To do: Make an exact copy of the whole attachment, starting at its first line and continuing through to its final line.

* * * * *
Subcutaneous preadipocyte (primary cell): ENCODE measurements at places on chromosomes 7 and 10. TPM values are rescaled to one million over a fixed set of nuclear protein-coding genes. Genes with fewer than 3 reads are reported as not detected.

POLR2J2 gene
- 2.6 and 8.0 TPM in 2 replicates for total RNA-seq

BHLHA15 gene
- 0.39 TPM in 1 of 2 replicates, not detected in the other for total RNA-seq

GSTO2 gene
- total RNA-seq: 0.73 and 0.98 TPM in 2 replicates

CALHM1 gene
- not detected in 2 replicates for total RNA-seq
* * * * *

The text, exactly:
Subcutaneous preadipocyte (primary cell): ENCODE measurements at places on chromosomes 7 and 10. TPM values are rescaled to one million over a fixed set of nuclear protein-coding genes. Genes with fewer than 3 reads are reported as not detected.

POLR2J2 gene
- 2.6 and 8.0 TPM in 2 replicates for total RNA-seq

BHLHA15 gene
- 0.39 TPM in 1 of 2 replicates, not detected in the other for total RNA-seq

GSTO2 gene
- total RNA-seq: 0.73 and 0.98 TPM in 2 replicates

CALHM1 gene
- not detected in 2 replicates for total RNA-seq